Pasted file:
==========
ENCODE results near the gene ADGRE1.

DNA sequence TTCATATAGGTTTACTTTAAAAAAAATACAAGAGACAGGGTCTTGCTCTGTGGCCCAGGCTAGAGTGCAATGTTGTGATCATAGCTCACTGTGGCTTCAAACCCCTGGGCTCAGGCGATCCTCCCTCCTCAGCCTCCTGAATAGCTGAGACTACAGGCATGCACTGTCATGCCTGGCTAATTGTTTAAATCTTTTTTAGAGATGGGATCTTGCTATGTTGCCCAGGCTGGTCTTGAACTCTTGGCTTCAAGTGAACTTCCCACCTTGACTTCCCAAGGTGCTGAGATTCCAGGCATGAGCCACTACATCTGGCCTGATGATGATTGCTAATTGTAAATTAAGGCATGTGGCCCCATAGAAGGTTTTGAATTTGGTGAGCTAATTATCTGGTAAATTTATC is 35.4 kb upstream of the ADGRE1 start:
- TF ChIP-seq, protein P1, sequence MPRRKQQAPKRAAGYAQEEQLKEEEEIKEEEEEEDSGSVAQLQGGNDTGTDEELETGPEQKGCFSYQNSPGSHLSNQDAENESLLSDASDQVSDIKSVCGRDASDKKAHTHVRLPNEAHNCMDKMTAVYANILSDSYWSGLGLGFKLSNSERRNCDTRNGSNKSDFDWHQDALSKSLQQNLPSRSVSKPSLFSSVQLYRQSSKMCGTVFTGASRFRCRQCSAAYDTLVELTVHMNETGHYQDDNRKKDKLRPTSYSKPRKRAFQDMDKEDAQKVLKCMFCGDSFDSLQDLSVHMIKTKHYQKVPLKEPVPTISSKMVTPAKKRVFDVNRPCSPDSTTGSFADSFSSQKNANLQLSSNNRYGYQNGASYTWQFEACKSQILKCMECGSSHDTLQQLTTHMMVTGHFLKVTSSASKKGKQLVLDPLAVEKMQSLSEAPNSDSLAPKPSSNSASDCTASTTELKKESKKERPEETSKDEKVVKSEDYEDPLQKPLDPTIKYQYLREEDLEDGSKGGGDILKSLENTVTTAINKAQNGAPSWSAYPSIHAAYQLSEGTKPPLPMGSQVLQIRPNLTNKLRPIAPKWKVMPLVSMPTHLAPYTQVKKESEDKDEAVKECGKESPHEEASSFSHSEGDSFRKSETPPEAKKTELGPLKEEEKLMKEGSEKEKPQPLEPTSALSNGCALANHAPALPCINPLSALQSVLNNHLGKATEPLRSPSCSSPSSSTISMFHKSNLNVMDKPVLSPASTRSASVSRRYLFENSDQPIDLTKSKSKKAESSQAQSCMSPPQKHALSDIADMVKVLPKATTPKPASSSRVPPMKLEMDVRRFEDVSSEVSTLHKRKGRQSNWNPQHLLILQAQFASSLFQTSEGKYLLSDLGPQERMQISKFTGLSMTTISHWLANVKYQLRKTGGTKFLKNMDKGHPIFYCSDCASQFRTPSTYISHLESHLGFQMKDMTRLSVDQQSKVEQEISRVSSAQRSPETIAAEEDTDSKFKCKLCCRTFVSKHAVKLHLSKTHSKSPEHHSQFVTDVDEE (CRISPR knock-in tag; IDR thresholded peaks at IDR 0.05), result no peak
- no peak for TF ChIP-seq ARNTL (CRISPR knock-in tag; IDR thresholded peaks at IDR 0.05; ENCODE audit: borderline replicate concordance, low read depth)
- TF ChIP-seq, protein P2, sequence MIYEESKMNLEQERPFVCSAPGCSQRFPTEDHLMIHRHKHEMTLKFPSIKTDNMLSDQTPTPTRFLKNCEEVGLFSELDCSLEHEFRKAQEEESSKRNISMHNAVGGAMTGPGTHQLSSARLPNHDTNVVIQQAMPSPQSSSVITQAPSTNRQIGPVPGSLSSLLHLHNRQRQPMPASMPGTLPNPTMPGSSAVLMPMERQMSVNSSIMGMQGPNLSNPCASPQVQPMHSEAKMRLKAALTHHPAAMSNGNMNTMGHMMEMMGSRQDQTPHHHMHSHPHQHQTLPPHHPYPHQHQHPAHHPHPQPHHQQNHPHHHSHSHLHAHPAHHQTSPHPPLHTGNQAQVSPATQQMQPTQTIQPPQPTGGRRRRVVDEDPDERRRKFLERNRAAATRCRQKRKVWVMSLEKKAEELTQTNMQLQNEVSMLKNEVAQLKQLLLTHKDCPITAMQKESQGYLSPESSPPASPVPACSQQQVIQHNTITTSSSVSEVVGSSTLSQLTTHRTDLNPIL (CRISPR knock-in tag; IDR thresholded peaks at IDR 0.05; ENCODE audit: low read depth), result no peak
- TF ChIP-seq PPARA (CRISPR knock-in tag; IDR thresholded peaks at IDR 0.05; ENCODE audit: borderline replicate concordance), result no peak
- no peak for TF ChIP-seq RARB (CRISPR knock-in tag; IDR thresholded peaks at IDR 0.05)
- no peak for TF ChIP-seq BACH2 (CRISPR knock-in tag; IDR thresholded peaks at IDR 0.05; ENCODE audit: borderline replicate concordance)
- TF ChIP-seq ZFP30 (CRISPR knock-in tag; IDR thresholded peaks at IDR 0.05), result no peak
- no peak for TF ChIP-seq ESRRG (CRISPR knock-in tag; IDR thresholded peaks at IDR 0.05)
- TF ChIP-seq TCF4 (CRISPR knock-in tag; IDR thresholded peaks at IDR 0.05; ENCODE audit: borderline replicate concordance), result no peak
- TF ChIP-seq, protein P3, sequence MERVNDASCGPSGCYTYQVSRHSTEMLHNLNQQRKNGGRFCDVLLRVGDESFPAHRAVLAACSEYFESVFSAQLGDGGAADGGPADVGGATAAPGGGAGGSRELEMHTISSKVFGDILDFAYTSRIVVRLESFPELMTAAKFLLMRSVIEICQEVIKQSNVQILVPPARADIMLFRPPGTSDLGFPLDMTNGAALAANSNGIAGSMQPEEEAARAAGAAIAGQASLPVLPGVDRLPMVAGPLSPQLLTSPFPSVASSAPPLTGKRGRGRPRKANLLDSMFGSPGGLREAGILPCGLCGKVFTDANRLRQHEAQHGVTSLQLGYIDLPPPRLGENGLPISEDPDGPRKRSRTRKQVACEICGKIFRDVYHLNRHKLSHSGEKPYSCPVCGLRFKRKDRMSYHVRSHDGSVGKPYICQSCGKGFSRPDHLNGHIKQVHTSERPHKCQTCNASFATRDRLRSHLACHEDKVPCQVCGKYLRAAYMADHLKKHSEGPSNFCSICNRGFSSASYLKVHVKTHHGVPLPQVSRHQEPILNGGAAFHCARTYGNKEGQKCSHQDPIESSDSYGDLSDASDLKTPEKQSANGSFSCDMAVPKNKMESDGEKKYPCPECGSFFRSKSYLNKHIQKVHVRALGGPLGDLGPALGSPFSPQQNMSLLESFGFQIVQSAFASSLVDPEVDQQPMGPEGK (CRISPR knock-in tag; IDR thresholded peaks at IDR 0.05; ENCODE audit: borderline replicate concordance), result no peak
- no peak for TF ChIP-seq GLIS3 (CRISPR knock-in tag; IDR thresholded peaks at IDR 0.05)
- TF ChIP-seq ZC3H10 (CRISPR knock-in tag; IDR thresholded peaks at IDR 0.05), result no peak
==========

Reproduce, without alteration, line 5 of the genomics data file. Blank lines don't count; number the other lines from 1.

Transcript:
- TF ChIP-seq, protein P2, sequence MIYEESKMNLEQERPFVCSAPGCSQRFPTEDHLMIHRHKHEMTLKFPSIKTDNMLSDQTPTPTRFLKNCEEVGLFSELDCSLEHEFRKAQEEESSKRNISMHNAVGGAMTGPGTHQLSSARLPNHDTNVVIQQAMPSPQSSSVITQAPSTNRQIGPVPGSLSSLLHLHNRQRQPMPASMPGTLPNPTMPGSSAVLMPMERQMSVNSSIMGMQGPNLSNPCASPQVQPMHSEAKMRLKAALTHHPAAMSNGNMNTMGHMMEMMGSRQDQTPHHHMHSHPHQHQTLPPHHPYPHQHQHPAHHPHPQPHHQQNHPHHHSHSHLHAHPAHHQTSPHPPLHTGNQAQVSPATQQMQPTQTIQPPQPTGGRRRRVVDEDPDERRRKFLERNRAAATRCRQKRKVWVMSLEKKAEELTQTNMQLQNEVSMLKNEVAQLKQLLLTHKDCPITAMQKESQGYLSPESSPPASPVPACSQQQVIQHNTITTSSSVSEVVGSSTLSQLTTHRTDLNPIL (CRISPR knock-in tag; IDR thresholded peaks at IDR 0.05; ENCODE audit: low read depth), result no peak